History

Fact Explanation
Abdominal discomfort Spleen is mainly responsible for the blood cell destruction, lymphocyte production and blood storage in the body. [1] In hypersplenism, there is an overactive spleen with increased blood cell destruction and storage. Hypersplenism causes cytopenia, (reduction of the cell counts). In pancytopenia there is a reduction in all 3 cell lines: red blood cells, white blood cells and platelets or cytopenia affecting only one or two cell lines. Neutropenia is less common than anaemia and thrombocytopenia. Splenomegaly causes discomfort to the person specially over the left upper part of the abdomen.
Fever and other features of infections White blood cells are needed for defence against the infections. Neutropenia causes increased vulnerability for the infections which may be very severe and needs antibiotics to settle. [1]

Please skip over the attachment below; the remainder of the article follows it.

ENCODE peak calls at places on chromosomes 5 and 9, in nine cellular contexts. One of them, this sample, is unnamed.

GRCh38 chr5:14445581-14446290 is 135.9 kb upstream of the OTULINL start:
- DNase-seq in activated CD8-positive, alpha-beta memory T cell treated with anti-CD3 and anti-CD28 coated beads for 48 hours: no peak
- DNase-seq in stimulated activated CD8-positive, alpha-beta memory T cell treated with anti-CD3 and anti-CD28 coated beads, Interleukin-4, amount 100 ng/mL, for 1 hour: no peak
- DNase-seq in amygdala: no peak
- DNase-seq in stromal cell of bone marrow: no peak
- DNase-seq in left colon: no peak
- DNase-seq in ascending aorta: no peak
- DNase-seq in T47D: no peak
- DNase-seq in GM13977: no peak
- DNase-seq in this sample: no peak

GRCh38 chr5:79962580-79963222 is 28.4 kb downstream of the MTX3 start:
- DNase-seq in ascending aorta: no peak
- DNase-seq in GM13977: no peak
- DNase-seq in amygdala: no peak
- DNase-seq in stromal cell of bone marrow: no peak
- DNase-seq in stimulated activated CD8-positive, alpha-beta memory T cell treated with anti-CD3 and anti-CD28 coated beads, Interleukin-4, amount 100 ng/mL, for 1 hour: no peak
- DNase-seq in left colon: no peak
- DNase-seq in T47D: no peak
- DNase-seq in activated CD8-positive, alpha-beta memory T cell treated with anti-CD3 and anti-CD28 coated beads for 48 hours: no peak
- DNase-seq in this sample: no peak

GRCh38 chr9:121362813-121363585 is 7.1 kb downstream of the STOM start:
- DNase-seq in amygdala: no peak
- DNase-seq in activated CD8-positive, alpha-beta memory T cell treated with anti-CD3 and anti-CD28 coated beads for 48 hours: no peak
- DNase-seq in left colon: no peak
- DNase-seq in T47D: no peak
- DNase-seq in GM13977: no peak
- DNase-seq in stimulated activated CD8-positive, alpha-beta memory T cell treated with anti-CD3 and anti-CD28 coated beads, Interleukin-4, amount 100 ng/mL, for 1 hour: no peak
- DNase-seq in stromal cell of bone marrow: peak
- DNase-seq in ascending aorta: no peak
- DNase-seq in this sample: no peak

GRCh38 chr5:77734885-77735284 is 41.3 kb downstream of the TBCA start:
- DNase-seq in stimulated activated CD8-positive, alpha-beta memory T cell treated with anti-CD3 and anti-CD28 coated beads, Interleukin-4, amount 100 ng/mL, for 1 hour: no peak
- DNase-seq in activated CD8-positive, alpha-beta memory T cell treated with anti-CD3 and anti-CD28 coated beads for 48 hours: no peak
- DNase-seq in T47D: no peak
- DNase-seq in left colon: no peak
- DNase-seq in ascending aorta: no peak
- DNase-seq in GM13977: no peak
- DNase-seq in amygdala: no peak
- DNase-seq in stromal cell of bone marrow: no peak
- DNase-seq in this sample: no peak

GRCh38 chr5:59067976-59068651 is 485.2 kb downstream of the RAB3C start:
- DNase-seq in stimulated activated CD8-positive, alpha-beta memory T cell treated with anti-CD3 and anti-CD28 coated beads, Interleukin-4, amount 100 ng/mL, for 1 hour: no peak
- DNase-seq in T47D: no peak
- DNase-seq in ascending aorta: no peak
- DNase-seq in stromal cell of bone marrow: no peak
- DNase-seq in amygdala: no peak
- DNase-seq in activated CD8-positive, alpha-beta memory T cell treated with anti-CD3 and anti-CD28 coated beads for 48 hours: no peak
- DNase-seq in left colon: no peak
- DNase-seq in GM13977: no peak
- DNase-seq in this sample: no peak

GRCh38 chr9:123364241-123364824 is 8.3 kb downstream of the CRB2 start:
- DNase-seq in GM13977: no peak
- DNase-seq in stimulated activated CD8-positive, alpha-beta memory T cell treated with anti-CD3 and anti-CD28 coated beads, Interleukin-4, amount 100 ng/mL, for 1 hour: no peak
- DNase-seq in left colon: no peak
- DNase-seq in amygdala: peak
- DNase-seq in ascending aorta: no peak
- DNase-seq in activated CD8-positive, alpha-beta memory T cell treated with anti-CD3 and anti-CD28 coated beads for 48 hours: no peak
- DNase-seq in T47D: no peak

Shortness of breath, fatigue and lethargy Reduction in the red blood cells causes anaemia. Lack of energy due to low oxygen in the blood in anaemia causes fatigability and lethargy. [3]
Bleeding manifestations:gum and nose bleeding, menorrhagia, excessive bleeding from the cuts etc Due to the low platelet counts [2] , they develop bleeding manifestations of the skin and mucous membranes.
Loss of appetite, loss of weight, low grade fever There are 2 types of hypersplenism:primary and secondary. [2] If there is an unknown pathology with direct involvement of the spleen, it is primary whereas in secondary hypersplenism it is due to a known underlying pathology. Primary causes are idiopathic thrombocytopenic purpura, congenital hemolytic anaemia and primary splenic neutropenia or pancytopenia. Secondary causes are either directly involving the splenic tissue as in the case of lymphoma, leukaemia, metastatic carcinoma, chronic/acute infections or indirectly affecting spleen as in collagen diseases, Felty's syndrome, Gaucher's disease and cirrhosis.